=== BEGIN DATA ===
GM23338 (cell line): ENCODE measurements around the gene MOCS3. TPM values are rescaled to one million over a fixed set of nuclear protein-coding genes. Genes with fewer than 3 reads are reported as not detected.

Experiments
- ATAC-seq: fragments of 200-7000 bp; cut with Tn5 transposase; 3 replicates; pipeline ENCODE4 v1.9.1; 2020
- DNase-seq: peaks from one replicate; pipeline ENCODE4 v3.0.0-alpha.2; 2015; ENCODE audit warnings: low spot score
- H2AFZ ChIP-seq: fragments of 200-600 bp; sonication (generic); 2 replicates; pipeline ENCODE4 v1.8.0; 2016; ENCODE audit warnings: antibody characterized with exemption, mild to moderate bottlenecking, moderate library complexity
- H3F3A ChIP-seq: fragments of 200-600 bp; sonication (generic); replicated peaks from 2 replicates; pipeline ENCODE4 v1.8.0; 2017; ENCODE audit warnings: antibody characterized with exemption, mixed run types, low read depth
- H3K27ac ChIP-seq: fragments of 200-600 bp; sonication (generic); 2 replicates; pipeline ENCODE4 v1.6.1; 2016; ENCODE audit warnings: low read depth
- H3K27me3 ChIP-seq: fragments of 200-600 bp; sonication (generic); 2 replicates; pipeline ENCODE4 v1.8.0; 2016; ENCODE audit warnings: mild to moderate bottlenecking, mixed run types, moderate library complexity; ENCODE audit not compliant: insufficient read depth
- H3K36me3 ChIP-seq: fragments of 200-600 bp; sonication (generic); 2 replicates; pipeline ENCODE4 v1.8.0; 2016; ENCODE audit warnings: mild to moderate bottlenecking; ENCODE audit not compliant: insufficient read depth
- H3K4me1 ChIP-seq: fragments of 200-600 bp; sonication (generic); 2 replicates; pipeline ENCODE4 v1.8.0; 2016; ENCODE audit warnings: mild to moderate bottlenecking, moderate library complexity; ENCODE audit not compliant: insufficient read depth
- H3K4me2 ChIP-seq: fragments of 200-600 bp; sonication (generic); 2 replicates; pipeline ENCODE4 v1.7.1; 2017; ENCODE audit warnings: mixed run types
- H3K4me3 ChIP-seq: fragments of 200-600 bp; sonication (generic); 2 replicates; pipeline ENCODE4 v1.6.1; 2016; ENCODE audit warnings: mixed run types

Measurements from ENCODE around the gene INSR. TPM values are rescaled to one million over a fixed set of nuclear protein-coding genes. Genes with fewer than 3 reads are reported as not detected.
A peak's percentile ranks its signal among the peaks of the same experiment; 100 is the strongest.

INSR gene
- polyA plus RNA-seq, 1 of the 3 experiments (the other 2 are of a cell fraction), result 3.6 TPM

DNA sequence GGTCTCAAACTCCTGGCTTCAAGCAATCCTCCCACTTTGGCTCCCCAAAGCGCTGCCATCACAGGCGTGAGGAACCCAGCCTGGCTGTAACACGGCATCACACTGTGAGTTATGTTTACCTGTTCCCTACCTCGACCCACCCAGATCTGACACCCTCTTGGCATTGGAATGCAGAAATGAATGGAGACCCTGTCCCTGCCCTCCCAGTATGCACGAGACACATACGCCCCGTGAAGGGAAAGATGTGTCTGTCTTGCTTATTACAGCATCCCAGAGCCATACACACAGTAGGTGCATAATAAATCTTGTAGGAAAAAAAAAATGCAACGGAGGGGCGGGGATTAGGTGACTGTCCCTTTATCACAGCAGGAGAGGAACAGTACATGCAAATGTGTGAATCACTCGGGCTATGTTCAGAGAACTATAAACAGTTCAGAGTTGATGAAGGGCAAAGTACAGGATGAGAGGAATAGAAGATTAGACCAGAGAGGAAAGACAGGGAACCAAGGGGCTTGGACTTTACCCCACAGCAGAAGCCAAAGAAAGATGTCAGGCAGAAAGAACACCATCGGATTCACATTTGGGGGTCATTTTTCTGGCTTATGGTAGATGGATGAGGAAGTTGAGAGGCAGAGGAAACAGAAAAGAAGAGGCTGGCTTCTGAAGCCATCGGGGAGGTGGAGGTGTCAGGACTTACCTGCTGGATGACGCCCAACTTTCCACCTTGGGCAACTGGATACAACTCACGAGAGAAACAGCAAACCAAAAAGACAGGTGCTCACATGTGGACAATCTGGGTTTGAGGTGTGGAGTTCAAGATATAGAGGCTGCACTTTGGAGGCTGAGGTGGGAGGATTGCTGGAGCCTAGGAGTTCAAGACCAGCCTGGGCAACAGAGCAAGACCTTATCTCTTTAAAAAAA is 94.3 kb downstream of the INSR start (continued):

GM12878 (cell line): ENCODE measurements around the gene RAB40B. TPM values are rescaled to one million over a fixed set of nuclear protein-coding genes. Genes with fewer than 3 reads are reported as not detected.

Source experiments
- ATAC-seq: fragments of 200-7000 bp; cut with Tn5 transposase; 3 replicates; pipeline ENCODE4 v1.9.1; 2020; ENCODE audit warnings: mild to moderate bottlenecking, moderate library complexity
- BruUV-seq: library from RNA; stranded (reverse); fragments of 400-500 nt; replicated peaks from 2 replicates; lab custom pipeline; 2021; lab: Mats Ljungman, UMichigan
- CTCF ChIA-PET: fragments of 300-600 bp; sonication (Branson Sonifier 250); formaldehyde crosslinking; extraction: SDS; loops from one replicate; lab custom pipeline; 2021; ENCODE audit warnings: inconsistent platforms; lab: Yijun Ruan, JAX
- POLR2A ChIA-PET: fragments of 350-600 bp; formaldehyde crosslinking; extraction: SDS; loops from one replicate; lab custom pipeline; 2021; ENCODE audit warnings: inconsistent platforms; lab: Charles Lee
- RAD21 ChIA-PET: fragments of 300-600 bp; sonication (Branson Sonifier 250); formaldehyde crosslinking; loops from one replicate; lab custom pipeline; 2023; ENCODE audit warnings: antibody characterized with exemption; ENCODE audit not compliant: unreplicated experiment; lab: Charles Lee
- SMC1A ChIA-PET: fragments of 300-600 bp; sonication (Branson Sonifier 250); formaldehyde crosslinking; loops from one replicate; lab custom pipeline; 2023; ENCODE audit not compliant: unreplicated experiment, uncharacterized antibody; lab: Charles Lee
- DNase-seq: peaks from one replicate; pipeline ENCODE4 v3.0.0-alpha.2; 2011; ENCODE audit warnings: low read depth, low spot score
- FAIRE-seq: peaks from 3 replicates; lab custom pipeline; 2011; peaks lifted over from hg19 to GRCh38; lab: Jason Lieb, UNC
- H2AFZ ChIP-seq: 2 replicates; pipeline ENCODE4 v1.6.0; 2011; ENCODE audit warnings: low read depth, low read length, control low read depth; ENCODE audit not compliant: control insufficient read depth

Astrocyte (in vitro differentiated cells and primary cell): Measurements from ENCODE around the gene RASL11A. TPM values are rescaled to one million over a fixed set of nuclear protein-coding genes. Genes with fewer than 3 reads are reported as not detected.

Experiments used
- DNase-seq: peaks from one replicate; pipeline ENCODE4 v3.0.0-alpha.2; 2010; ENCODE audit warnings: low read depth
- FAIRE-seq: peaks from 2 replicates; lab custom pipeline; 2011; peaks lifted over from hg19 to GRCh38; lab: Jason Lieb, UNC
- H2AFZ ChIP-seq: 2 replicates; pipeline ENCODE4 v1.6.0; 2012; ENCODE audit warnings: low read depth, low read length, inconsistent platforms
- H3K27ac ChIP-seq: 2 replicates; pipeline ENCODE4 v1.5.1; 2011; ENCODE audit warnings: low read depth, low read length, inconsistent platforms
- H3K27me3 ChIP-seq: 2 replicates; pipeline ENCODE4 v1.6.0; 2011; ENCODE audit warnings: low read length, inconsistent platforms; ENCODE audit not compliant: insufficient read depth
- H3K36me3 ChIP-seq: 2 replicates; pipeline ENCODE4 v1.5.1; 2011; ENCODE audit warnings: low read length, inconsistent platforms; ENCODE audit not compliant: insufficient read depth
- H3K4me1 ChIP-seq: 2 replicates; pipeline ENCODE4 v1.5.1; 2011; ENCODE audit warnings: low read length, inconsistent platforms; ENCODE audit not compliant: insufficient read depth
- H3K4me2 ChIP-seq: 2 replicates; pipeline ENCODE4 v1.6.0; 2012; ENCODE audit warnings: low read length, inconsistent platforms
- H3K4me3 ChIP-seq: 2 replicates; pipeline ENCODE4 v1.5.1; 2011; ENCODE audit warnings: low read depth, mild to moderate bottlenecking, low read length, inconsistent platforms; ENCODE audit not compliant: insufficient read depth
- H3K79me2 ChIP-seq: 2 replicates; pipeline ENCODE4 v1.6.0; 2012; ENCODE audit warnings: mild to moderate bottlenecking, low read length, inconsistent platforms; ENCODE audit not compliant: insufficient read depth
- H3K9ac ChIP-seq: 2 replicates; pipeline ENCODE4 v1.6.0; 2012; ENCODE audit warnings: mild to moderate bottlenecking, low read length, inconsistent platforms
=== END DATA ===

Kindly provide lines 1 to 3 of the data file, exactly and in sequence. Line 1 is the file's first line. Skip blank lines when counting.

GM23338 (cell line): ENCODE measurements around the gene MOCS3. TPM values are rescaled to one million over a fixed set of nuclear protein-coding genes. Genes with fewer than 3 reads are reported as not detected.

Experiments
- ATAC-seq: fragments of 200-7000 bp; cut with Tn5 transposase; 3 replicates; pipeline ENCODE4 v1.9.1; 2020